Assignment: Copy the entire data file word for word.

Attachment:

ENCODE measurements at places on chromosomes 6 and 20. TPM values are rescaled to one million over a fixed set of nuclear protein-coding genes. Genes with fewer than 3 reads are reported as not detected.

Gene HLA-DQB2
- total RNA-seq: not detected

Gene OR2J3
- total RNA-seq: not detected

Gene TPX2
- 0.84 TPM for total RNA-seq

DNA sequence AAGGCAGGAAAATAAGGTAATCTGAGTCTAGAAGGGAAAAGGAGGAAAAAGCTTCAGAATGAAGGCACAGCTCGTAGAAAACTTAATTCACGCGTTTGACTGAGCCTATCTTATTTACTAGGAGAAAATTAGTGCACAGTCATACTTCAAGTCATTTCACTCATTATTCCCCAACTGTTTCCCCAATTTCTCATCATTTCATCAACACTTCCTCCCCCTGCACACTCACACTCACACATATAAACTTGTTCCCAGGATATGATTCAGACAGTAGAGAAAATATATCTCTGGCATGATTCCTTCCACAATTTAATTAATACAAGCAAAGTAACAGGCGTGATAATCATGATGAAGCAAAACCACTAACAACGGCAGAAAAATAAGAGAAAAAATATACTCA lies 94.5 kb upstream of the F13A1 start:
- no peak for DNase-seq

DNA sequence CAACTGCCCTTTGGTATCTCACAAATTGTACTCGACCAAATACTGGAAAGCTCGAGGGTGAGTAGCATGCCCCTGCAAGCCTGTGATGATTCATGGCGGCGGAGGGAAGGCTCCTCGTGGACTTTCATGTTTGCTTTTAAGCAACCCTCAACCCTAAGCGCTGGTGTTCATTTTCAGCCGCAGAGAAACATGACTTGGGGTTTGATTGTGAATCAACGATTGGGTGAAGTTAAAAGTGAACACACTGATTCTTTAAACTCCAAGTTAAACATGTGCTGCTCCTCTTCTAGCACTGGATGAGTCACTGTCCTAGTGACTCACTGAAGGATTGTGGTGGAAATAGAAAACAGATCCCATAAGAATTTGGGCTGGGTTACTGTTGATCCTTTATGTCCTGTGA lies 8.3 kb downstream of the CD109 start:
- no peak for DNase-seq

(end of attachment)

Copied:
ENCODE measurements at places on chromosomes 6 and 20. TPM values are rescaled to one million over a fixed set of nuclear protein-coding genes. Genes with fewer than 3 reads are reported as not detected.

Gene HLA-DQB2
- total RNA-seq: not detected

Gene OR2J3
- total RNA-seq: not detected

Gene TPX2
- 0.84 TPM for total RNA-seq

DNA sequence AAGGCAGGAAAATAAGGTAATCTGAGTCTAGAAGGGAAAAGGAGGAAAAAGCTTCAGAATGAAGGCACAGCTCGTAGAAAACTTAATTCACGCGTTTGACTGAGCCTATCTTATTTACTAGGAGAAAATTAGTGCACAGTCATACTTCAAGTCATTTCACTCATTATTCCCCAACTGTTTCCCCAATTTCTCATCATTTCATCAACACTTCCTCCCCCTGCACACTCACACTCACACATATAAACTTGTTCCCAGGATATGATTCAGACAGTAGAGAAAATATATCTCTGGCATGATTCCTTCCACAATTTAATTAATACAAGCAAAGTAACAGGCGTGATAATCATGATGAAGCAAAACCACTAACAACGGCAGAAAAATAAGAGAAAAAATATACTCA lies 94.5 kb upstream of the F13A1 start:
- no peak for DNase-seq

DNA sequence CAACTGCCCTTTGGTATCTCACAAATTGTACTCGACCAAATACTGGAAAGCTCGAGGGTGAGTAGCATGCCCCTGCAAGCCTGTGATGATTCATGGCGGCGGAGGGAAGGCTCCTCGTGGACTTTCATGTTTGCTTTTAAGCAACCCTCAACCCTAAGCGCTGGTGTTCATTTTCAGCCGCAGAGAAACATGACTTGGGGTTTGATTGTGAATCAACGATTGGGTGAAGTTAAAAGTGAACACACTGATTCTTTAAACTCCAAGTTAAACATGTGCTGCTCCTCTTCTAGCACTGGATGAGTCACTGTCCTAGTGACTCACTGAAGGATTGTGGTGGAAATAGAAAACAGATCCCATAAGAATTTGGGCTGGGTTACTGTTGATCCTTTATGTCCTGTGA lies 8.3 kb downstream of the CD109 start:
- no peak for DNase-seq